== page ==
Source: Natural Questions: a New Corpus and Challenge for Question Answering Research from Google Research
Posted by Tom Kwiatkowski and Michael Collins, Research Scientists, Google AI Language
Open-domain question answering (QA) is a benchmark task in natural language understanding (NLU) that aims to emulate how people look for information, finding answers to questions by reading and understanding entire documents. Given a question expressed in natural language (“Why is the sky blue?”), a QA system should be able to read the web (such as this Wikipedia page) and return the correct answer, even if the answer is somewhat complicated and long. However, there are currently no large, publicly available sources of naturally occurring questions (i.e. questions asked by a person seeking information) and answers that can be used to train and evaluate QA models. This is because assembling a high-quality dataset for question answering requires a large source of real questions and significant human effort in finding correct answers.
To help spur research advances in QA, we are excited to announce Natural Questions (NQ), a new, large-scale corpus for training and evaluating open-domain question answering systems, and the first to replicate the end-to-end process in which people find answers to questions. NQ is large, consisting of 300,000 naturally occurring questions, along with human annotated answers from Wikipedia pages, to be used in training QA systems. We have additionally included 16,000 examples where answers (to the same questions) are provided by 5 different annotators, useful for evaluating the performance of the learned QA systems. Since answering the questions in NQ requires much deeper understanding than is needed to answer trivia questions — which are already quite easy for computers to solve — we are also announcing a challenge based on this data to help advance natural language understanding in computers.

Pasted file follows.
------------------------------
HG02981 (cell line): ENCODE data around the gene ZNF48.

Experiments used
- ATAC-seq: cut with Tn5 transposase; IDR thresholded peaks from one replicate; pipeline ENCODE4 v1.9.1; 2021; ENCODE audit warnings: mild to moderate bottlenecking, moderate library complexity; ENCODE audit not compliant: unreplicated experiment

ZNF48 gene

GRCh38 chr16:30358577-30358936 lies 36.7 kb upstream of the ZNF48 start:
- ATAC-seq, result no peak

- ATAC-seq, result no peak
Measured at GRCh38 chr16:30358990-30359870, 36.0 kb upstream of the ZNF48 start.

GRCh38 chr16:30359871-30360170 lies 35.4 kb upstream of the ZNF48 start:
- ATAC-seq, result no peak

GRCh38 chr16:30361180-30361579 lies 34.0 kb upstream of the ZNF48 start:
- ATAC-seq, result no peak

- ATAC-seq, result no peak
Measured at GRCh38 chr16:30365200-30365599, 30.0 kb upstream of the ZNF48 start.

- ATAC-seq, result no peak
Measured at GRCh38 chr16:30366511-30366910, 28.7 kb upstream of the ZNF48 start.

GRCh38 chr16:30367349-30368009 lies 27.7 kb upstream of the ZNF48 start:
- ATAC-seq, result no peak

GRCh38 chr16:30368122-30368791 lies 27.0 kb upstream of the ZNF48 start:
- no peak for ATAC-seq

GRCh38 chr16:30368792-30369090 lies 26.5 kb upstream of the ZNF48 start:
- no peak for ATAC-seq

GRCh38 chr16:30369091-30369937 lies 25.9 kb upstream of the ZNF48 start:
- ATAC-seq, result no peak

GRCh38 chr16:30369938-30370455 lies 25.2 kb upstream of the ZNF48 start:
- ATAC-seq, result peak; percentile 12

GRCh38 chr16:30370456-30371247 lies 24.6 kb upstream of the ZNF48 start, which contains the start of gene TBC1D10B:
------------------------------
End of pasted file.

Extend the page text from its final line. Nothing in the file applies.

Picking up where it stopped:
NQ is the first dataset to use naturally occurring queries and focus on finding answers by reading an entire page, rather than extracting answers from a short paragraph. To create NQ, we started with real, anonymized, aggregated queries that users have posed to Google’s search engine. We then ask annotators to find answers by reading through an entire Wikipedia page as they would if the question had been theirs. Annotators look for both long answers that cover all of the information required to infer the answer, and short answers that answer the question succinctly with the names of one or more entities. The quality of the annotations in the NQ corpus has been measured at 90% accuracy.
Our paper “Natural Questions: a Benchmark for Question Answering Research“, which has been accepted for publication in Transactions of the Association for Computational Linguistics, has a full description of the data collection process. To see some more examples from the dataset, please check out the NQ website.
NQ is aimed at enabling QA systems to read and comprehend an entire Wikipedia article that may or may not contain the answer to the question. Systems will need to first decide whether the question is sufficiently well defined to be answerable — many questions make false assumptions or are just too ambiguous to be answered concisely. Then they will need to decide whether there is any part of the Wikipedia page that contains all of the information needed to infer the answer. We believe that the long answer identification task — finding all of the information required to infer an answer — requires a deeper level of language understanding than finding short answers once the long answers are known.
It is our hope that the release of NQ, and the associated challenge, will help spur the development of more effective and robust QA systems. We encourage the NLU community to participate and to help close the large gap between the performance of current state-of-the-art approaches and a human upper bound. Please visit the challenge website to view the leaderboard and learn more.